December 10, 2023

Qatar's Role in the Afghan Conflict: Where the Taliban Leader Negotiates - Politics

Qatar’s Role in the Afghan Conflict: Where the Taliban Leader Negotiates – Politics

As the prominent leader of the Taliban, Mullah Abdul Ghani Baradar had to flee after the American attack on Afghanistan 20 years ago – and now he’s back as a figure: Qatar’s Air Force Baradar flew from Doha for the last time. week. Qatar views its involvement in the Afghan conflict as a foreign policy investment that should pay off in relations with the United States and in competition with other Gulf states. Critics accuse the emirate of promoting international terrorism.

Since 2018, Baradar has led Taliban representation in Qatar as chief negotiator for Islamic extremists in talks with the United States and with the Afghan government, which has since been stripped of power. Last year, Baradar signed a peace agreement with the United States in Doha. The Taliban’s quick seizure of power was a waste of paper. When Qatar allowed the Taliban to open an office in Doha in 2013, it did so with US support. Washington was looking for a location to negotiate with the radical Islamic militias in order to be able to prepare for the withdrawal of forces.

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The relationship between Qatar and the guests was not smooth. Soon after the Taliban office opened, a row erupted because the Taliban raised their flag in front of their villa in Doha and described the building as representing the “Islamic Emirate of Afghanistan”. This upset the Afghan government at the time so much that it halted the planned negotiations in Doha. Then the Taliban closed their offices for years. It wasn’t until the summer of 2018 that envoys from the militia and the US government finally met in the Qatari capital.

Qatar has gained a lot of international attention with its tumultuous foreign policy

The wealthy emirate – Qatar has huge reserves of natural gas – has long annoyed its Arab neighbors with its money-spending foreign policy and unwilling to subordinate itself to regional heavyweight Saudi Arabia. The government in Doha supports the Muslim Brotherhood, maintains good relations with Iran and helps Turkey confront its economic crisis with billions of dollars.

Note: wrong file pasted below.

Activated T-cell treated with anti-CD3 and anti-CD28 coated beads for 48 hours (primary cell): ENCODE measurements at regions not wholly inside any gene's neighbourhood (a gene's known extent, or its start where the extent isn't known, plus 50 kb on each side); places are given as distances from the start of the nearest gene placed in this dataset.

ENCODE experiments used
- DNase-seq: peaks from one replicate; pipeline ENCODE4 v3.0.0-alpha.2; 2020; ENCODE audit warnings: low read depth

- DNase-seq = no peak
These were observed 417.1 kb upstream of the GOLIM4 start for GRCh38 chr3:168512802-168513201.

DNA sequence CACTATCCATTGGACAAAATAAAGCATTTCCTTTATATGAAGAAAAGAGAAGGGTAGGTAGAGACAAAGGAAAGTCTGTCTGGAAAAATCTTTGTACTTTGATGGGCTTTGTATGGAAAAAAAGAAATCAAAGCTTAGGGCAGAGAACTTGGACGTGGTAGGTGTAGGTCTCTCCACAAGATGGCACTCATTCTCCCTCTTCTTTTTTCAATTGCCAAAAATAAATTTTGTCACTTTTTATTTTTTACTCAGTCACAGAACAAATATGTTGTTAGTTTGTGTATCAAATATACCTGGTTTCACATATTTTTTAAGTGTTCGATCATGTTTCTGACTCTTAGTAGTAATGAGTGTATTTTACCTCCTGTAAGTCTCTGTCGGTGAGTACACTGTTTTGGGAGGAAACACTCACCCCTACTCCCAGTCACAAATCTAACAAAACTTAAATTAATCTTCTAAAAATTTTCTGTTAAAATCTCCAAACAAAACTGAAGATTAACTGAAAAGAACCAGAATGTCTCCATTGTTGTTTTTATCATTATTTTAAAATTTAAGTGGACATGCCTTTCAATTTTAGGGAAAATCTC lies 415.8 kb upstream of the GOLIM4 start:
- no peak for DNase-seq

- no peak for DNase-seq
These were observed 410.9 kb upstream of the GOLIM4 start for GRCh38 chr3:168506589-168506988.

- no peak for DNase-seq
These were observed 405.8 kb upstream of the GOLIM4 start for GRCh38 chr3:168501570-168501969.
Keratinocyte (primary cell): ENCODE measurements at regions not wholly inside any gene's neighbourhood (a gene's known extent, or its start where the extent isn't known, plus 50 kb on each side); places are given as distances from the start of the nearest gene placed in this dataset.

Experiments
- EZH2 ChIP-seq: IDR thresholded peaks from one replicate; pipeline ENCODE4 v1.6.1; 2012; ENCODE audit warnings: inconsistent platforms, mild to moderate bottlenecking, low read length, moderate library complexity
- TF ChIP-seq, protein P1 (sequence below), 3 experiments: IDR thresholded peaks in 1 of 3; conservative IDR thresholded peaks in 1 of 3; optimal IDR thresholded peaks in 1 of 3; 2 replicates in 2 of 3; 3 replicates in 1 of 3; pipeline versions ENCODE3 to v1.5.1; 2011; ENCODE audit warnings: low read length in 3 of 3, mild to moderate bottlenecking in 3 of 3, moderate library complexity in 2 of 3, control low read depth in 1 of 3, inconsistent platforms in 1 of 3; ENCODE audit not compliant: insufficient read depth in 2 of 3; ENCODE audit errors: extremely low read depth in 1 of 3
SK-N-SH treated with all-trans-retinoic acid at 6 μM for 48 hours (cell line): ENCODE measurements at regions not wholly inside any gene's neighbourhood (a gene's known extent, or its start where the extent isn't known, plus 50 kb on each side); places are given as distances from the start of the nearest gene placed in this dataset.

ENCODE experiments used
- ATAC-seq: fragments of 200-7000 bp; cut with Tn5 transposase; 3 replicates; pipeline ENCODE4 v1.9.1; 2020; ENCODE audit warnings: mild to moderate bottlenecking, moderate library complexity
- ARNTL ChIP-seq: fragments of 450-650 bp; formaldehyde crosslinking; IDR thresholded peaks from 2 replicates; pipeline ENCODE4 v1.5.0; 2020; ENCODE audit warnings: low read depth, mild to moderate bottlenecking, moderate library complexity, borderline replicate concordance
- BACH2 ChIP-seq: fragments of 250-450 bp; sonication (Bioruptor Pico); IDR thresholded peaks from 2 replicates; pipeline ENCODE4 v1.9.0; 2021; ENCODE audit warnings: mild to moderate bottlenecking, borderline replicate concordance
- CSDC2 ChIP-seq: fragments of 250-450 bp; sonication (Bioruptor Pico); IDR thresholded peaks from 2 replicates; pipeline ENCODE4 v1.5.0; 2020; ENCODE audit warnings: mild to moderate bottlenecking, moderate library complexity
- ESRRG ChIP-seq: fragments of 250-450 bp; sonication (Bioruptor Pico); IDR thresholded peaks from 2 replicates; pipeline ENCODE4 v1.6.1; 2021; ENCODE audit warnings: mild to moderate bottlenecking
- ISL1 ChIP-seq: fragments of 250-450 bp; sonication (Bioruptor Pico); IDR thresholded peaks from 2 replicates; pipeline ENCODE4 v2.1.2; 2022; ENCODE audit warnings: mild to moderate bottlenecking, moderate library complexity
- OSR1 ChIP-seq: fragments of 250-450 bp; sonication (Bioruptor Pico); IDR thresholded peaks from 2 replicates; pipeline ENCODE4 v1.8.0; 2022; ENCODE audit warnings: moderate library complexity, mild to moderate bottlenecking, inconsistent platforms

Qatar, with a population of less than three million and smaller than Schleswig-Holstein, has attracted a lot of international attention due to its tumultuous foreign policy. Just a few days ago, Chancellor Angela Merkel called Emir Tamim bin Hamad Al Thani. German negotiator on Afghanistan Markus Potzel traveled to Doha last week to talk with the Taliban about the departure of local Afghan staff.

However, Qatari politics is not popular everywhere. Other Gulf states accuse the emirate of interfering in conflicts beyond its national borders, as well as supporting Islamic extremism and upgrading extremist groups such as the Taliban. In 2017, Saudi Arabia, the UAE, Bahrain and Egypt boycotted Qatar, but it failed to achieve its goal: the dispute was settled at the beginning of the year without any concessions from Qatar.

Even after the fall of Kabul, Qatar sees no reason for a more modest foreign policy. Like its Emirati rival, Doha is currently accepting members of the ousted Afghan government to remain in business in future negotiations. In addition, the Qatari Embassy in Kabul is assisting in the evacuation of local Afghan workers from Western countries. At the same time, the emirate is involved in the ongoing dispute between Israel and the Palestinians. After the latest fighting in the Gaza Strip in May, the emirate plans to provide $500 million for the reconstruction of Gaza.

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